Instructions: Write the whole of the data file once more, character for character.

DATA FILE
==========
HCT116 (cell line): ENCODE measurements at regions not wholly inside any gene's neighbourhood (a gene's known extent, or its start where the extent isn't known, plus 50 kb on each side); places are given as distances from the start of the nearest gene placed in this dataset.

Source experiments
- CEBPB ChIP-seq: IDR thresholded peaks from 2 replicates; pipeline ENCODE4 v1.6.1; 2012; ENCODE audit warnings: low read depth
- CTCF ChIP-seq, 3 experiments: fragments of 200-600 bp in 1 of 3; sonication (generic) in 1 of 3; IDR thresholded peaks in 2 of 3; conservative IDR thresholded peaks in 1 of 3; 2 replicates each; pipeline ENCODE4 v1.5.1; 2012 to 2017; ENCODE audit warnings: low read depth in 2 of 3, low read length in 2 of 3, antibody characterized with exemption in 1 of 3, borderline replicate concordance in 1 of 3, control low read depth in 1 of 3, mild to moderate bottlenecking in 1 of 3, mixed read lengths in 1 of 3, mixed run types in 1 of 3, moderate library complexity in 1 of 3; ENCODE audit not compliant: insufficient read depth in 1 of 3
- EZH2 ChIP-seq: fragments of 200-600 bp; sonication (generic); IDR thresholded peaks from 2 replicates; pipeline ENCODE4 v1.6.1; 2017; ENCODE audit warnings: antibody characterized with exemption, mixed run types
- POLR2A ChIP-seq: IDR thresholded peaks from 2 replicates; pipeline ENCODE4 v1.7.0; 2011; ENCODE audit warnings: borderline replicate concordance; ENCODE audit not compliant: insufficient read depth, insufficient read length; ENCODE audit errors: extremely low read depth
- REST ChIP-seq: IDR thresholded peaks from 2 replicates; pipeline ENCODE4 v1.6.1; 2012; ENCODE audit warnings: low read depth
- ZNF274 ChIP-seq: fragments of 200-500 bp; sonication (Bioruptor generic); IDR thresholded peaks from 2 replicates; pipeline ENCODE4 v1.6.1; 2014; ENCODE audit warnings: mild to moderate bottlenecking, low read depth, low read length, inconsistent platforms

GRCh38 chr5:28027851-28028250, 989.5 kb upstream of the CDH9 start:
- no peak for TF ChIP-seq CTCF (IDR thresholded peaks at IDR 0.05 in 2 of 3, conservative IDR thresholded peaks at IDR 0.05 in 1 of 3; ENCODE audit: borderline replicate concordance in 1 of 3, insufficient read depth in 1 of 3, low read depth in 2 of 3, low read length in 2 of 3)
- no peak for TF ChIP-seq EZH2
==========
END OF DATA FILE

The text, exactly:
HCT116 (cell line): ENCODE measurements at regions not wholly inside any gene's neighbourhood (a gene's known extent, or its start where the extent isn't known, plus 50 kb on each side); places are given as distances from the start of the nearest gene placed in this dataset.

Source experiments
- CEBPB ChIP-seq: IDR thresholded peaks from 2 replicates; pipeline ENCODE4 v1.6.1; 2012; ENCODE audit warnings: low read depth
- CTCF ChIP-seq, 3 experiments: fragments of 200-600 bp in 1 of 3; sonication (generic) in 1 of 3; IDR thresholded peaks in 2 of 3; conservative IDR thresholded peaks in 1 of 3; 2 replicates each; pipeline ENCODE4 v1.5.1; 2012 to 2017; ENCODE audit warnings: low read depth in 2 of 3, low read length in 2 of 3, antibody characterized with exemption in 1 of 3, borderline replicate concordance in 1 of 3, control low read depth in 1 of 3, mild to moderate bottlenecking in 1 of 3, mixed read lengths in 1 of 3, mixed run types in 1 of 3, moderate library complexity in 1 of 3; ENCODE audit not compliant: insufficient read depth in 1 of 3
- EZH2 ChIP-seq: fragments of 200-600 bp; sonication (generic); IDR thresholded peaks from 2 replicates; pipeline ENCODE4 v1.6.1; 2017; ENCODE audit warnings: antibody characterized with exemption, mixed run types
- POLR2A ChIP-seq: IDR thresholded peaks from 2 replicates; pipeline ENCODE4 v1.7.0; 2011; ENCODE audit warnings: borderline replicate concordance; ENCODE audit not compliant: insufficient read depth, insufficient read length; ENCODE audit errors: extremely low read depth
- REST ChIP-seq: IDR thresholded peaks from 2 replicates; pipeline ENCODE4 v1.6.1; 2012; ENCODE audit warnings: low read depth
- ZNF274 ChIP-seq: fragments of 200-500 bp; sonication (Bioruptor generic); IDR thresholded peaks from 2 replicates; pipeline ENCODE4 v1.6.1; 2014; ENCODE audit warnings: mild to moderate bottlenecking, low read depth, low read length, inconsistent platforms

GRCh38 chr5:28027851-28028250, 989.5 kb upstream of the CDH9 start:
- no peak for TF ChIP-seq CTCF (IDR thresholded peaks at IDR 0.05 in 2 of 3, conservative IDR thresholded peaks at IDR 0.05 in 1 of 3; ENCODE audit: borderline replicate concordance in 1 of 3, insufficient read depth in 1 of 3, low read depth in 2 of 3, low read length in 2 of 3)
- no peak for TF ChIP-seq EZH2